Phil Harrison, former executive for both Sony and Microsoft, is back talking games during the Barcelona-based Gamelab conference and his thoughts on the Nintendo Switch are of note. Speaking to Game Reactor, Phil discussed his thoughts on both Sony and Microsoft's positioning in the market. He transitioned smoothly from worrying about Sony and Microsoft's efforts to bring in new players, or lack thereof, to lauding the Nintendo Switch, which he described as the favored console in his home.
It's interesting to consider Phil's language regarding Sony, Microsoft, and Nintendo. He's answering a question regarding Sony's current success, compared to his year's at the company in the 90s. His response is very professional, as would be expected considering his past with the company, but jumps on the opportunity to compliment how the Nintendo Switch can, "play to the wider audience."
When asked to expound further on those thoughts, Phil again directs the conversation towards the Nintendo Switch, except this time he leans away from his business perspective and instead shares a more personal story. Phil talks about having two sons, ages 8 and 6, and how the Nintendo Switch is popular with them. His elder son plays The Legend of Zelda: Breath of the Wild, while his younger son joins his brother in playing Mario Kart 8 Deluxe multiplayer. He attributes part of why his sons like the Switch to how the screen is portable.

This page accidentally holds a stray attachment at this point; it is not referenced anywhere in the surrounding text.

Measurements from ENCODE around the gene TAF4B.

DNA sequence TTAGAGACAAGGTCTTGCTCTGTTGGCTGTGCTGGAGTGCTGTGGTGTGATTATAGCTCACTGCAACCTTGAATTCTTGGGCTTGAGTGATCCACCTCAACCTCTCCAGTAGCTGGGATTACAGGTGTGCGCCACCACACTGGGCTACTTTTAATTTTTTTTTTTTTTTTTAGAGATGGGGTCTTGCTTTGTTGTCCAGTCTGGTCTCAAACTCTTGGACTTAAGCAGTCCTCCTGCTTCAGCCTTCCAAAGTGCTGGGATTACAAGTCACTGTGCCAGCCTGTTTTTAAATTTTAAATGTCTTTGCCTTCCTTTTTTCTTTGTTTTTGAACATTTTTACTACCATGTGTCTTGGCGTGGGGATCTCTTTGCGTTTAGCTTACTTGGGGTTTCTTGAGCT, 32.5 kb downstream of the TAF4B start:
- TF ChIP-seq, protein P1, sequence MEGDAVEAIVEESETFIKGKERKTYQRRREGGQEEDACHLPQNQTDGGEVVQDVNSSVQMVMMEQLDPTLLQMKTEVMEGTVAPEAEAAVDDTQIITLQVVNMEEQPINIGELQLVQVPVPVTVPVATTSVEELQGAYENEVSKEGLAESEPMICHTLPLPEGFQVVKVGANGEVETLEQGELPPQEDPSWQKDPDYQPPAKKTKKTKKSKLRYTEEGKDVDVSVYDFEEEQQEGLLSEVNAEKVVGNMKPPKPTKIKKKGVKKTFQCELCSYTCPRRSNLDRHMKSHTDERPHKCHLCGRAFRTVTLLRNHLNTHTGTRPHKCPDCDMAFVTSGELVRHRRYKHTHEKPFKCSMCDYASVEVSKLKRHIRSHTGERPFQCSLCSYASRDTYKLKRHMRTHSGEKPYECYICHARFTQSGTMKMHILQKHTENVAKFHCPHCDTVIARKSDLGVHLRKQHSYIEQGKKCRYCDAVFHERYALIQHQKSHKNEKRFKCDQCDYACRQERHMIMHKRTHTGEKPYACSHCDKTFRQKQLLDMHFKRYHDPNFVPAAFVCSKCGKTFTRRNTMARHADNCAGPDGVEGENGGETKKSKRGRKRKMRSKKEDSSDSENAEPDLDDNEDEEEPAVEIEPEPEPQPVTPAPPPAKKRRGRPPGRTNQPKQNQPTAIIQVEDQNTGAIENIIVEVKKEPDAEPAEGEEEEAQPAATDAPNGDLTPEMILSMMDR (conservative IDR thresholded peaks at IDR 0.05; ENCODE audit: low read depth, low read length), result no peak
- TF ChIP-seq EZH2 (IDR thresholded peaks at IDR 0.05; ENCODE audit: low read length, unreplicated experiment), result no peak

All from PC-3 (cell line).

Since leaving Microsoft, Phil Harrison has spent his time as an investor. At Gamelab he announced his investment into an augmented reality start-up named Dream Reality Interactive. It's clear that Phil's focus on the future, envisioning what will be gaming technology of next year and beyond. He showed that his interest in the Nintendo Switch is as much if not more about who the new audience it might discover and how its audience can play different than with other consoles. One could even come to the conclusion that those feelings are also what's led him to investing in augmented reality developers.
Phil's answer from a question earlier in the interview frames his thoughts in a very poignant manner. He says that there is an important question for the gaming industry going forward and explains it like this:
"We are at a very exciting, almost golden, age of computer games and interactive entertainment. We have the tools to make the content easily readily and cheaply available. We have the distribution, we have the platforms, we have the technology to put things online. We have all of the power at our disposal and now we should do something amazing with that power."
The questions Phil asks is, of course, "What are we going to do with all that power?" It seems Phil is not persuaded that we're as yet making the most of our potential, but he does see some progress -- perhaps in his own home.
Source: Game Reactor